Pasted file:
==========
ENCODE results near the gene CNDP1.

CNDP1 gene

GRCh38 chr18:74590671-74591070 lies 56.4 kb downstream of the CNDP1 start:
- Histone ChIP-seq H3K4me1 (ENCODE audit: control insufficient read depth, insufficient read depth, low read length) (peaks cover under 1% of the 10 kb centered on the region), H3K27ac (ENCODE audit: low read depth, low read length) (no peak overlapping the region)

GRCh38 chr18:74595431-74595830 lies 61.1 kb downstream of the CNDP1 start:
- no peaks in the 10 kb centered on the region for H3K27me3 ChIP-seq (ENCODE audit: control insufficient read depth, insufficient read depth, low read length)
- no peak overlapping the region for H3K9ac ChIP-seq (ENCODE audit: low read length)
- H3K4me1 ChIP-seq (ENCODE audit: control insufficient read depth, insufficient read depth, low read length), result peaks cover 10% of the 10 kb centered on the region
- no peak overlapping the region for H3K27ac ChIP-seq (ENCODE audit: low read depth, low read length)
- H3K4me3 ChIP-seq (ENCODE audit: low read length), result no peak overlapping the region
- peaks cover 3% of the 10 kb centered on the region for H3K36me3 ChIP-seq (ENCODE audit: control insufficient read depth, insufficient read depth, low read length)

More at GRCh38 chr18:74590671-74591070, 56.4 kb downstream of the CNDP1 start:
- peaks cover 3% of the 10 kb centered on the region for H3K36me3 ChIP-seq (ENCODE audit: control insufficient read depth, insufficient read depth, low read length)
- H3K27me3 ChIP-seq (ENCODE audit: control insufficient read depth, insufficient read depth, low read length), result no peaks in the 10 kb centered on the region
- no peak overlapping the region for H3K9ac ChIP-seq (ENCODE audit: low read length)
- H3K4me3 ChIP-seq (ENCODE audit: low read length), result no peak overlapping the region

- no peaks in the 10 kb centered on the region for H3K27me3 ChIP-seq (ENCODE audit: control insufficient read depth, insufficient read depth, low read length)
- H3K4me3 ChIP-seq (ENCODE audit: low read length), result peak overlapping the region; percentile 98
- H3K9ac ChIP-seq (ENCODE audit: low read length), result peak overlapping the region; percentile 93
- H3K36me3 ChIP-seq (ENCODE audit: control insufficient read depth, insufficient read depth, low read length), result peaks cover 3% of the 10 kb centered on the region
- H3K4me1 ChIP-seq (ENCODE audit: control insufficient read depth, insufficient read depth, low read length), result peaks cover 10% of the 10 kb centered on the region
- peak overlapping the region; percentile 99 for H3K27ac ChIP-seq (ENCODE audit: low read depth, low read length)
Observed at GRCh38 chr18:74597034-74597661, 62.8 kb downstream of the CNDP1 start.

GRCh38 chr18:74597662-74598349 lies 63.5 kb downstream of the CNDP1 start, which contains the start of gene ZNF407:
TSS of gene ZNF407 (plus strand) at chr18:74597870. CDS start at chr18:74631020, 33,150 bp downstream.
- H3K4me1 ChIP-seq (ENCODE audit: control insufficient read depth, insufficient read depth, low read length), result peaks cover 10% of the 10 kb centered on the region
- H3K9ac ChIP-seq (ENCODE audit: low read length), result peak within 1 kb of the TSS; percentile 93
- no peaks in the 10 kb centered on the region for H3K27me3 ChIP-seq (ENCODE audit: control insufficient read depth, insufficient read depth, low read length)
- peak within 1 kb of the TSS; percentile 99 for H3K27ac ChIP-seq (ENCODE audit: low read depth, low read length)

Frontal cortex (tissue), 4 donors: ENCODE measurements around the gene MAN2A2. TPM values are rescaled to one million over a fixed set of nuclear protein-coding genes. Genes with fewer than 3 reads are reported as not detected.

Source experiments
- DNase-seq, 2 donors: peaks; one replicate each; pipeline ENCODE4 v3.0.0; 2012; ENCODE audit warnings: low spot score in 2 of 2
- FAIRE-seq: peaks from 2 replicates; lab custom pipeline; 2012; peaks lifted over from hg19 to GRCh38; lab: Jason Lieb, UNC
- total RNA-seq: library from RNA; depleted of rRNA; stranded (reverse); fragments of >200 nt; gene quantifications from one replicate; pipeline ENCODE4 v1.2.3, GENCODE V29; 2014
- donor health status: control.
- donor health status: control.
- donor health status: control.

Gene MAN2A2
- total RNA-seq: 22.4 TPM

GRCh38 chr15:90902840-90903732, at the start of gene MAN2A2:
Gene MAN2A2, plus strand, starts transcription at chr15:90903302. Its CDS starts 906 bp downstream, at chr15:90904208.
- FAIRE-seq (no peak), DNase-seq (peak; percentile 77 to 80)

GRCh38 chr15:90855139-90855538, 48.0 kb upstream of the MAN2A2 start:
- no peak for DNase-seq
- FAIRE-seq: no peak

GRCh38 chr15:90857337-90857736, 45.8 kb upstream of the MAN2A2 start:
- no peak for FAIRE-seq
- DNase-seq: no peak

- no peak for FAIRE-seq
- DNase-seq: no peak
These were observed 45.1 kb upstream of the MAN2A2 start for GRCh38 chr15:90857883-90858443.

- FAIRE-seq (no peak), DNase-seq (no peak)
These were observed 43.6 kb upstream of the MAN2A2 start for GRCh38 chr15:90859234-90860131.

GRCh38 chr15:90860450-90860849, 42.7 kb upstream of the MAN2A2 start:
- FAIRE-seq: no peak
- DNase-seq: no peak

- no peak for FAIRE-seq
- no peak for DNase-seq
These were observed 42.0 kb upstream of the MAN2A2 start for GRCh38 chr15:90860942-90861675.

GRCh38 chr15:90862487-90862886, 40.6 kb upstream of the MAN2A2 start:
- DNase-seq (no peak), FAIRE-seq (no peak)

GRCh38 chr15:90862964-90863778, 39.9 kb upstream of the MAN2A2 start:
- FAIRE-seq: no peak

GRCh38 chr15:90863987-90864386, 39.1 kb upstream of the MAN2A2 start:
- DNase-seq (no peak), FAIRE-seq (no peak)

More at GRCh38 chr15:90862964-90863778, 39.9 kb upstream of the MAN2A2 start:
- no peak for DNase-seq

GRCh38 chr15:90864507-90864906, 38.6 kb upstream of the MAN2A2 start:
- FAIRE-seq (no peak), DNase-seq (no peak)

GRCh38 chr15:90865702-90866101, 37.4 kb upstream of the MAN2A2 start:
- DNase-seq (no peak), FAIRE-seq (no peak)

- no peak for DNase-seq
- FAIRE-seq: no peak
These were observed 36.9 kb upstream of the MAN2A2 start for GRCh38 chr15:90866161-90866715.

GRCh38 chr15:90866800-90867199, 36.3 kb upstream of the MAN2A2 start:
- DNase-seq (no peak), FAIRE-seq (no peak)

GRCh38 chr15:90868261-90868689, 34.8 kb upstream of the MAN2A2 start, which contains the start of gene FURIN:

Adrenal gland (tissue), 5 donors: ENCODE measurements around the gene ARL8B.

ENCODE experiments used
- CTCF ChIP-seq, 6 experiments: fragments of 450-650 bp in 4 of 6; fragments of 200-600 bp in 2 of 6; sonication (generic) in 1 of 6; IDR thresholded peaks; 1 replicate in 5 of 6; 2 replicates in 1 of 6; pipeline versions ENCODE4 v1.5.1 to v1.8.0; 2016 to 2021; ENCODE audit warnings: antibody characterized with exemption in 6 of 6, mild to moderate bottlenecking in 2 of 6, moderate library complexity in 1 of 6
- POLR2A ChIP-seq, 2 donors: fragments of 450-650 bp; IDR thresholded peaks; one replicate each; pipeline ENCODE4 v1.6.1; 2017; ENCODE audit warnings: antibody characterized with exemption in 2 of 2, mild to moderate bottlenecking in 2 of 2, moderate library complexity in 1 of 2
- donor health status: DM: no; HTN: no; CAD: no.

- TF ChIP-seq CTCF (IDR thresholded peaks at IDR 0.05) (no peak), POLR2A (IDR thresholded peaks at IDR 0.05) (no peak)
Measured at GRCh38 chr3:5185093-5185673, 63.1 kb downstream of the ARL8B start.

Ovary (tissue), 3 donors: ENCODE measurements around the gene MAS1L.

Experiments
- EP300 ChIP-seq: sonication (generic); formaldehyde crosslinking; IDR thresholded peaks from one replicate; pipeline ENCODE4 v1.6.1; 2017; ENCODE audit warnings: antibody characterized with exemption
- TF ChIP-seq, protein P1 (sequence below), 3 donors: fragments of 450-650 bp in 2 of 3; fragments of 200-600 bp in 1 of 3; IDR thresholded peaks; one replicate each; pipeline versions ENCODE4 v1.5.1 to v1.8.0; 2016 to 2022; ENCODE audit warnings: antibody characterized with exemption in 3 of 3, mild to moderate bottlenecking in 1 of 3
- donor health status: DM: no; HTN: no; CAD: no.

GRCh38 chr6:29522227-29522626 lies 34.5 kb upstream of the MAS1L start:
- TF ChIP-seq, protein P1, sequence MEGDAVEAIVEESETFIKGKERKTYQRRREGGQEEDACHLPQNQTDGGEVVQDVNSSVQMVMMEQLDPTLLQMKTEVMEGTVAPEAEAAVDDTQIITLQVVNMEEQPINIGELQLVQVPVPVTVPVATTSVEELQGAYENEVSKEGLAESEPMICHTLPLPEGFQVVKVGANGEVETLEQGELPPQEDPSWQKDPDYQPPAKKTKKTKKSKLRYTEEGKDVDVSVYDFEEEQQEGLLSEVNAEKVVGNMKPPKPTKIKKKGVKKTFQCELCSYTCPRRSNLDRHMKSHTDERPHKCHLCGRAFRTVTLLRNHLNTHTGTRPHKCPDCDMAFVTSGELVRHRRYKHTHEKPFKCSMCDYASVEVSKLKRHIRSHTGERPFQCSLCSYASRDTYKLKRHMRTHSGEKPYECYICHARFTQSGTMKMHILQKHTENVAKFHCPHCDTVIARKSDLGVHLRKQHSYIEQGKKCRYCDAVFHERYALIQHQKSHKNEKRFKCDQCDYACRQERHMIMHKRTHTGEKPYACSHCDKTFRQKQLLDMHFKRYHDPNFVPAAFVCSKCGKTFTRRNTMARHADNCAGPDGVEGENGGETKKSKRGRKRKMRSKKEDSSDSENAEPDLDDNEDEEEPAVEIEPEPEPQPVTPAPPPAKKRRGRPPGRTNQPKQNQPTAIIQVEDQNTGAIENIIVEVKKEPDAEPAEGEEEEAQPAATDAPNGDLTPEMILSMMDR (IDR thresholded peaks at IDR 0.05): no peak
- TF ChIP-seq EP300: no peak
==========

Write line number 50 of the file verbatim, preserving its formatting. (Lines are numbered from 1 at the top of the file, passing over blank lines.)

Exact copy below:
- DNase-seq: no peak